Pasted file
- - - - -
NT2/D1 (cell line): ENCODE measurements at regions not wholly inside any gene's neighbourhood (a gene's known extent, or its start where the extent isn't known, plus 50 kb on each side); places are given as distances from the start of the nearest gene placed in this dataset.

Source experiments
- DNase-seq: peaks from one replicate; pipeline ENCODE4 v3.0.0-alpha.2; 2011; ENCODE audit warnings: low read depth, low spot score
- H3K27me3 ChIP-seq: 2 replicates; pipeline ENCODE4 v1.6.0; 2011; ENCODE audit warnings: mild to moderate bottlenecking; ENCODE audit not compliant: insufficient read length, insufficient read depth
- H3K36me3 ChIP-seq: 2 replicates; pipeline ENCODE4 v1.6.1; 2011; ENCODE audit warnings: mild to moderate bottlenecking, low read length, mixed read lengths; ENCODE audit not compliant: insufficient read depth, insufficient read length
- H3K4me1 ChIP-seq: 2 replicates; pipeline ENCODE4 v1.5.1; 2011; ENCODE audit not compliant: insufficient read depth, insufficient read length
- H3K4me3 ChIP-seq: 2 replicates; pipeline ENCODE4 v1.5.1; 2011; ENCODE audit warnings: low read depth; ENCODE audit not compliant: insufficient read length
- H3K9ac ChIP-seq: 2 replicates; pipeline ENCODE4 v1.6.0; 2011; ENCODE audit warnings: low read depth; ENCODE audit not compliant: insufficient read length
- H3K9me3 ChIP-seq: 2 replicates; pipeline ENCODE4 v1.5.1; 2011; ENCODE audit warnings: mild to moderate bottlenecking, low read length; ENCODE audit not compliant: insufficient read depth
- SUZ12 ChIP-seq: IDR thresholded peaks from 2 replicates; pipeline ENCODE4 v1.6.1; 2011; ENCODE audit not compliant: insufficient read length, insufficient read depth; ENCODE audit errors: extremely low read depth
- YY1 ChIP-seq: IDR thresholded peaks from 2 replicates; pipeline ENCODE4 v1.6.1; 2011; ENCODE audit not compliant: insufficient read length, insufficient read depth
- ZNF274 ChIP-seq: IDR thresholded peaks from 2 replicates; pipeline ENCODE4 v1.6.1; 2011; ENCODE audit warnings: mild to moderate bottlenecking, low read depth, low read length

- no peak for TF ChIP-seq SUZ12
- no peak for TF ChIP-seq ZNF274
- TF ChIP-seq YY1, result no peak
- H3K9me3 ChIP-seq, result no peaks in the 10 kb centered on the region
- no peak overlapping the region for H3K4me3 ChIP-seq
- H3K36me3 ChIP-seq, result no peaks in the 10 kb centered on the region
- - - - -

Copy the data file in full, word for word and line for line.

NT2/D1 (cell line): ENCODE measurements at regions not wholly inside any gene's neighbourhood (a gene's known extent, or its start where the extent isn't known, plus 50 kb on each side); places are given as distances from the start of the nearest gene placed in this dataset.

Source experiments
- DNase-seq: peaks from one replicate; pipeline ENCODE4 v3.0.0-alpha.2; 2011; ENCODE audit warnings: low read depth, low spot score
- H3K27me3 ChIP-seq: 2 replicates; pipeline ENCODE4 v1.6.0; 2011; ENCODE audit warnings: mild to moderate bottlenecking; ENCODE audit not compliant: insufficient read length, insufficient read depth
- H3K36me3 ChIP-seq: 2 replicates; pipeline ENCODE4 v1.6.1; 2011; ENCODE audit warnings: mild to moderate bottlenecking, low read length, mixed read lengths; ENCODE audit not compliant: insufficient read depth, insufficient read length
- H3K4me1 ChIP-seq: 2 replicates; pipeline ENCODE4 v1.5.1; 2011; ENCODE audit not compliant: insufficient read depth, insufficient read length
- H3K4me3 ChIP-seq: 2 replicates; pipeline ENCODE4 v1.5.1; 2011; ENCODE audit warnings: low read depth; ENCODE audit not compliant: insufficient read length
- H3K9ac ChIP-seq: 2 replicates; pipeline ENCODE4 v1.6.0; 2011; ENCODE audit warnings: low read depth; ENCODE audit not compliant: insufficient read length
- H3K9me3 ChIP-seq: 2 replicates; pipeline ENCODE4 v1.5.1; 2011; ENCODE audit warnings: mild to moderate bottlenecking, low read length; ENCODE audit not compliant: insufficient read depth
- SUZ12 ChIP-seq: IDR thresholded peaks from 2 replicates; pipeline ENCODE4 v1.6.1; 2011; ENCODE audit not compliant: insufficient read length, insufficient read depth; ENCODE audit errors: extremely low read depth
- YY1 ChIP-seq: IDR thresholded peaks from 2 replicates; pipeline ENCODE4 v1.6.1; 2011; ENCODE audit not compliant: insufficient read length, insufficient read depth
- ZNF274 ChIP-seq: IDR thresholded peaks from 2 replicates; pipeline ENCODE4 v1.6.1; 2011; ENCODE audit warnings: mild to moderate bottlenecking, low read depth, low read length

- no peak for TF ChIP-seq SUZ12
- no peak for TF ChIP-seq ZNF274
- TF ChIP-seq YY1, result no peak
- H3K9me3 ChIP-seq, result no peaks in the 10 kb centered on the region
- no peak overlapping the region for H3K4me3 ChIP-seq
- H3K36me3 ChIP-seq, result no peaks in the 10 kb centered on the region